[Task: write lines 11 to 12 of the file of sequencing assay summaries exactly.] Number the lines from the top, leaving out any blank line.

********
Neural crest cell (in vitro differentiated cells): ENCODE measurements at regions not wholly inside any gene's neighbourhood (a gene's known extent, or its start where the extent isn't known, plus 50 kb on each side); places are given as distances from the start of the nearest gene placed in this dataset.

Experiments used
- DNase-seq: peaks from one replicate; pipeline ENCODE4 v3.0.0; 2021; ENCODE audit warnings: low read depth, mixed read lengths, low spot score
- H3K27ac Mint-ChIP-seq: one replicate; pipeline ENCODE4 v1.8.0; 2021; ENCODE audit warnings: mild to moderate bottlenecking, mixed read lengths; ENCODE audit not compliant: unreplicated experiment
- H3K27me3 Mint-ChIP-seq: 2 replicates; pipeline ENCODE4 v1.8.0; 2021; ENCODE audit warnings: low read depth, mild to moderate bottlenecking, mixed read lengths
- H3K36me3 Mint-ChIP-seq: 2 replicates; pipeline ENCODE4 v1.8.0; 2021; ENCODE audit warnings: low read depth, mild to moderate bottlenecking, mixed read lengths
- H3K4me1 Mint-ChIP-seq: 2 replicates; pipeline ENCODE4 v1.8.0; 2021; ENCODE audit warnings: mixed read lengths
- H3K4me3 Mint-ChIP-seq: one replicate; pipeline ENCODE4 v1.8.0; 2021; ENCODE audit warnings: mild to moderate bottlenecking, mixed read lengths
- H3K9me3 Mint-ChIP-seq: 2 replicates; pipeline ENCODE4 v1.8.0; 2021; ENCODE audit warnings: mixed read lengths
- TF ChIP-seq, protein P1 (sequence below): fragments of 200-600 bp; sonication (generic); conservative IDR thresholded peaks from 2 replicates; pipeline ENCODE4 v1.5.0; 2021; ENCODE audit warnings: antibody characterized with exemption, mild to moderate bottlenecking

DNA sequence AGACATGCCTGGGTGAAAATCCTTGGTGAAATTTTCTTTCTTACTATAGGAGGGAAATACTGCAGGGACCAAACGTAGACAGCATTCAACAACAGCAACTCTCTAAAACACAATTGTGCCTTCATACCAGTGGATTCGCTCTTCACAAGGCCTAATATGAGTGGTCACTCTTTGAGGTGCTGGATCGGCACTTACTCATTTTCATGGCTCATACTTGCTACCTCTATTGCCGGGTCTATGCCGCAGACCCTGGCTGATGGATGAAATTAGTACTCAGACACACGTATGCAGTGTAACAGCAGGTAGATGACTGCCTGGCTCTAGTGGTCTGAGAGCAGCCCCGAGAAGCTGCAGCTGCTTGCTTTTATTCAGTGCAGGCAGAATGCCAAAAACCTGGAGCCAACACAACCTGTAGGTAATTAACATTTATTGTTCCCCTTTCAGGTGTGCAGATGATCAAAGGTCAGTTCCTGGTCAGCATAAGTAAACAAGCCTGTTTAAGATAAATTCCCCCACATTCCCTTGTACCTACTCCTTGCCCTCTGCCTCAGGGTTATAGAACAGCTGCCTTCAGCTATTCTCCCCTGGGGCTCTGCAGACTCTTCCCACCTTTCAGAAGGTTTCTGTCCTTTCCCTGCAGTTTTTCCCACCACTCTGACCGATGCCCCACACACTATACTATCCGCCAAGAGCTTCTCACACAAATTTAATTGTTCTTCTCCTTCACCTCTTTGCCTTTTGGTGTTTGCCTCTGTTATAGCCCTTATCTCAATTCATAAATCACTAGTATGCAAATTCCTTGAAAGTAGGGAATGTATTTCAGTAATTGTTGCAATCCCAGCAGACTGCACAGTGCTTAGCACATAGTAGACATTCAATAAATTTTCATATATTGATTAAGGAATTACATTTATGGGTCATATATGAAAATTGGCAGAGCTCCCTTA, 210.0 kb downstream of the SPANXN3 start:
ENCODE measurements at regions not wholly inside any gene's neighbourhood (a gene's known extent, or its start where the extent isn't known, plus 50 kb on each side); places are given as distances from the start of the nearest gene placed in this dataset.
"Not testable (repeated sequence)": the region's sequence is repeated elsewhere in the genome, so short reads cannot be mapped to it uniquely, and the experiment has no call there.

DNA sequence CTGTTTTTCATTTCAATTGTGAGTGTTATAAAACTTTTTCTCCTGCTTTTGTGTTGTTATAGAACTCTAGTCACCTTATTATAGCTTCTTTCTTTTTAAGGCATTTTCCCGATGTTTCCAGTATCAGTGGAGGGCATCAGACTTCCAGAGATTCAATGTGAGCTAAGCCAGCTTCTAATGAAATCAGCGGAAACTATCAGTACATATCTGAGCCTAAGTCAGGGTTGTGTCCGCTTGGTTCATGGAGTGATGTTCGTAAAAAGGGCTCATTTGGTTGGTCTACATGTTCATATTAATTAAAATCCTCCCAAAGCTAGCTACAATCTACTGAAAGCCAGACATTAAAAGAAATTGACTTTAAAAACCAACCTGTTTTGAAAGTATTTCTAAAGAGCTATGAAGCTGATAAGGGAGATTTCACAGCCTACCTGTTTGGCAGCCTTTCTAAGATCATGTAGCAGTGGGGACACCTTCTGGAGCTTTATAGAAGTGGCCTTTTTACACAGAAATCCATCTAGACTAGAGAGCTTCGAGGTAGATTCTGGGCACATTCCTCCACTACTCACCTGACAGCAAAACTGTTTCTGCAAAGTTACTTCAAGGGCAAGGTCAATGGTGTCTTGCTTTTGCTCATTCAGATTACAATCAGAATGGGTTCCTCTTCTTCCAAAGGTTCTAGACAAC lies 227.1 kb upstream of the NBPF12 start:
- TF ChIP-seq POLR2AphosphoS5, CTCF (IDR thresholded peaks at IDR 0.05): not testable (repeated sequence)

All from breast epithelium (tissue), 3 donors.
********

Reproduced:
DNA sequence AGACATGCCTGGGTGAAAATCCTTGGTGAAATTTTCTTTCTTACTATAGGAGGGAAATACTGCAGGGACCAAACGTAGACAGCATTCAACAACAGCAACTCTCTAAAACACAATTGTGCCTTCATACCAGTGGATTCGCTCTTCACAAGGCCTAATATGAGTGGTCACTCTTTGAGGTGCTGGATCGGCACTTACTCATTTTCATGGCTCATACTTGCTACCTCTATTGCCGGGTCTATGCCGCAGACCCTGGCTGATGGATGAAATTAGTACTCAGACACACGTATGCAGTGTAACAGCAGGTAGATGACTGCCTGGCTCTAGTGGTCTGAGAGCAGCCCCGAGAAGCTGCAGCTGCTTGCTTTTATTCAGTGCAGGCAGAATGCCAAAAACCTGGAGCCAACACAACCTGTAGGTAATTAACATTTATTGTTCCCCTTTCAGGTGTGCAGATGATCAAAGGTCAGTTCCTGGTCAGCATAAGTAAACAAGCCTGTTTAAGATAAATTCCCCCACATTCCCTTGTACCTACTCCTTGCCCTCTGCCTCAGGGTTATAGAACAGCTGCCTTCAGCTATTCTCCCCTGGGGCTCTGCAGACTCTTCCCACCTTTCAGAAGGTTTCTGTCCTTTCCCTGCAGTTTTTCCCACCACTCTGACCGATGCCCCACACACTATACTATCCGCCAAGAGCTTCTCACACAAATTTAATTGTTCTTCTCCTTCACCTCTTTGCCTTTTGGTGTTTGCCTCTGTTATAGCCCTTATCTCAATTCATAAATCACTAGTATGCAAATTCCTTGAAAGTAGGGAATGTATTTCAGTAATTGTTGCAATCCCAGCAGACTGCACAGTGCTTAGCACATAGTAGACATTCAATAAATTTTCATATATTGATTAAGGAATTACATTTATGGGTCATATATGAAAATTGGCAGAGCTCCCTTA, 210.0 kb downstream of the SPANXN3 start:
ENCODE measurements at regions not wholly inside any gene's neighbourhood (a gene's known extent, or its start where the extent isn't known, plus 50 kb on each side); places are given as distances from the start of the nearest gene placed in this dataset.